MS. IFILL: They may have different audiences, too.
MS. SIMENDINGER: Different audiences.
MS. IFILL: The U.N. is speaking to the international community and the president --
MS. SIMENDINGER: Absolutely. To build a coalition, you know, the president is really trying to get the Western alliance to take the next step on tougher sanctions and he's going to be working on that in Wales.
MR. BALZ: But what does that next step actually look like? I mean, they've, you know, they want to up it.
MS. SIMENDINGER: The tiers? The tiers of strangulation? The president believes and keeps arguing that however much Moscow and Vladimir Putin are saying that the sanctions are not harming, he's saying the isolation and the price that they're paying in terms of trade and financial repercussions, banking, et cetera, finding capital, are working and that this will continue, this is a long-term situation.
So the next tier would be perhaps Gazprom. In other words, economic sanctions moving up. But there is an argument that the sanctions should move away from or escalate beyond economic to maybe military contracting, a tougher range of things that Russia depends on and for trade.
MS. IFILL: I also don't want to leave this topic without talking about an interesting new development, or at least not new, but to us it was new, and that's the evidence that there are foreign fighters from the U.S., citizens who have gone to Syria to fight on behalf of ISIS.
We heard the Pentagon spokesman this week talk a little bit about that. Let's listen.
REAR ADMIRAL JOHN KIRBY, Pentagon Press Secretary: (From videotape.) Not just the United States government, but many Western governments are concerned about these foreign fighters leaving their shores, going over there, getting radicalized, trained, and then coming back and executing attacks, which is not out of the realm of the possible.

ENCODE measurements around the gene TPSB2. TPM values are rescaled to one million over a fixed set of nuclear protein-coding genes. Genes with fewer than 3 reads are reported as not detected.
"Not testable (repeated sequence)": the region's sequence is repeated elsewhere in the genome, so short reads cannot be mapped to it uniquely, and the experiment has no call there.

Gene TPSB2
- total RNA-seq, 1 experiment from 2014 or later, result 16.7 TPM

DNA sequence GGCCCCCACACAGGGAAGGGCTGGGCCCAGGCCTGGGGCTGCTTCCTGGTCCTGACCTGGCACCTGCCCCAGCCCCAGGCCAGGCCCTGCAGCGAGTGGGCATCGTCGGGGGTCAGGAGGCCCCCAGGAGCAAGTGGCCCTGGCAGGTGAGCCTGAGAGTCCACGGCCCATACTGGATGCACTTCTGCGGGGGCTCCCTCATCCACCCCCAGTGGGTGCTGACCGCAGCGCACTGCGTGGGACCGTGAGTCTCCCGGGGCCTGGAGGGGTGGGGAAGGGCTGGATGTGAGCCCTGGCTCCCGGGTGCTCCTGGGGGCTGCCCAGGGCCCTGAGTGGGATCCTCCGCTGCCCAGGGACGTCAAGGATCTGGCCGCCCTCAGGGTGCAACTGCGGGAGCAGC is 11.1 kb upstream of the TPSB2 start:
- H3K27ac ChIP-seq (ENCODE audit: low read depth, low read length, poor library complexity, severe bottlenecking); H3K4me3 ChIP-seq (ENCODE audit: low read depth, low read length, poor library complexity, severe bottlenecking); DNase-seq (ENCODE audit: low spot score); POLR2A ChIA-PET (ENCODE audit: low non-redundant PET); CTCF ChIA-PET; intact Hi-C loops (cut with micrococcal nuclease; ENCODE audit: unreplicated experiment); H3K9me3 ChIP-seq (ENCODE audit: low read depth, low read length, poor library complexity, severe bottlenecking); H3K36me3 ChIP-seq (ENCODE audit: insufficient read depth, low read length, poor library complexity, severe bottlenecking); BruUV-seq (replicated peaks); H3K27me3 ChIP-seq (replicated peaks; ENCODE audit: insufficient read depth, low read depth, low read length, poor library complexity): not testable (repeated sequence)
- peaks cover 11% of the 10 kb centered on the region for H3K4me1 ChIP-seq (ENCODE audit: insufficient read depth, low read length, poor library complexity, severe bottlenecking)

MS. IFILL: And one of the things we've heard this morning, Hannah, is that Britain in particular has raised its terror alert and perhaps is more worried about this than even we are.
MS. ALLAM: That's right. Certainly, we've known for a while that European jihadists have been streaming into Syria. Now we have this report that an American has been killed, I don't think the first, and there is also reports that a second American has been killed, I think in that same operation, we don't know many details yet on that.
But I mean, this is all of a piece for ISIS in their strategy of releasing these very slick recruitment videos in English and French and, you know, clearly trying to appeal to the West to maybe second-generation immigrants and --
MS. IFILL: Converts.
MS. ALLAM: -- and converts, for example, as we know. I think of this, what is it -- he had a -- McAutur, McCain --
MS. IFILL: Douglas McAuthur McCain.
MS. ALLAM: Douglas McAuthur McCain. Right. You know, a Minnesota kid, went to San Diego and ended up with a group so radical al-Qaida kicked it out. And so now yes, there is some worry about those guys returning in some way to the West.
But I should say that from all the recruiting videos that I've seen, all the propaganda videos from ISIS, it's quite chilling. You see rows of young Westerners, Europeans holding up their EU passports and tearing them on camera and burning them. They have no desire, you know, at least on camera, to return. They want to die there.